Category Archives: Maisha ya Mkenya

Nairobi, Just Gets Weirder…

We all know I don’t like Nairobi, but at this point, being here for more than a day or two gets boring. Money is in short supply because we are volunteers, and lunches that normally we pay 30 or 40 shillings for in the village cost ten times that amount, at minimum… literally. Get me out.

To top it off though, it is just starting to get weird. Not everything, but specifically the hawkers. I have mentioned before that Nairobi hawkers will hawk most anything, including giant inflatable chairs and etch-a-sketch. However, I have now repeatedly walked past a group of hawkers hawking pets out of boxes. You can walk down the road leading to Westgate shopping mall and you will have the opportunity to purchase puppies, kittens, rabbits, gerbils, and hamsters… out of fruit boxes. Better yet, if you live in Westlands you probably drive around in a big SUV with fancy acronyms like UNEP, UNDP, UN, WFP, DED, DRC, etc., (Peace Corps thankfully has no such labeling on it’s vehicles, much preferring a relatively inconspicuous but Kenya-mandated address stenciled on the driver side door near the tire), and these pets are all brought to your window like it’s some bizarre 50’s roller skate diner. Hamster for dinner? Don’t mind if I do!

To top it off, as we were walking, “home,” to the hotel, my friend Alex and I walked past a man hawking turtles out of a box. The price? 20,000 shillings. That’s right ladies and gentlemen, welcome to Nairobi, where you can buy a $270 turtle out of a box from a guy on the side of the road.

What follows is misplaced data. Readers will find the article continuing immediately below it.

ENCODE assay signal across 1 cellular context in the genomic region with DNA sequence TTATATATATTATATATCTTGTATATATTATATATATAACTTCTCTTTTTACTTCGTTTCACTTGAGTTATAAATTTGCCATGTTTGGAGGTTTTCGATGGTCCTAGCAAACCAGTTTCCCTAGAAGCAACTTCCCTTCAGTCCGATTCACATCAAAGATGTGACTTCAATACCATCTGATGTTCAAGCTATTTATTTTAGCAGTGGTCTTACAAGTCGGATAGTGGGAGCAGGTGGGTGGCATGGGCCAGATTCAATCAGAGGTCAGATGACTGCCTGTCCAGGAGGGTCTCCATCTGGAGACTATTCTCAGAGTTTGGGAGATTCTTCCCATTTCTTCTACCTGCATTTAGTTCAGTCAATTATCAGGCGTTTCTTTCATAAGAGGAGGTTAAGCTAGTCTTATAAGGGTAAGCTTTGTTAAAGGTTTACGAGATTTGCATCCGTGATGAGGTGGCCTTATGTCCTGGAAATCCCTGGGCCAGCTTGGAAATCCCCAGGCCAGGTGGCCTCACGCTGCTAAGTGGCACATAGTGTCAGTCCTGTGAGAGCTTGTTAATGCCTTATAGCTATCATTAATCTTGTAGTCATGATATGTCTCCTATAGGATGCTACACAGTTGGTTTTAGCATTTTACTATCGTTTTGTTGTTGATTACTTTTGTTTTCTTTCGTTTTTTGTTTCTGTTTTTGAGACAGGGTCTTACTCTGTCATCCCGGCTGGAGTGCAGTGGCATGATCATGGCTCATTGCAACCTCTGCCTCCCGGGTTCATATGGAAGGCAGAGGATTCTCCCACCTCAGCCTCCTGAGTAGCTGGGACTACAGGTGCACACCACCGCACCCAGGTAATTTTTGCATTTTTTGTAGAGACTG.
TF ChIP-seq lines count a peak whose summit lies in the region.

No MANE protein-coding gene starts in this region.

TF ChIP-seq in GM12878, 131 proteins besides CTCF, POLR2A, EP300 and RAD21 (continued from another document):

Nanyuki tomorrow, unless these matatus stay on strike…


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Maisha ya Mkenya: Mombasa Seasons

I thought that I would kickoff the introduction of more series-based posting with a talk on the seasons here in Mombasa. Now that I have been here for almost the year, and experienced the full gamut, I feel like I can give a better impression.

First off, what are the seasons. Many people will tell you that here in Kenya we have two types of seasons: rainy seasons and dry seasons. To be specific, there are the long rains and short rains, and then the dry times in between. I have encountered many different answers when asking about the meaning of, “long,” and, “short,” rains, the two most common answers being that long and short refer to the length of time it will rain in a particular instance if it does rain, or, the length of the actual season, one being more months than the other. I have also asked what months these are and this also elicits different responses from person to person, and it seems that it varies depending on what part of the country you are from. Continue reading


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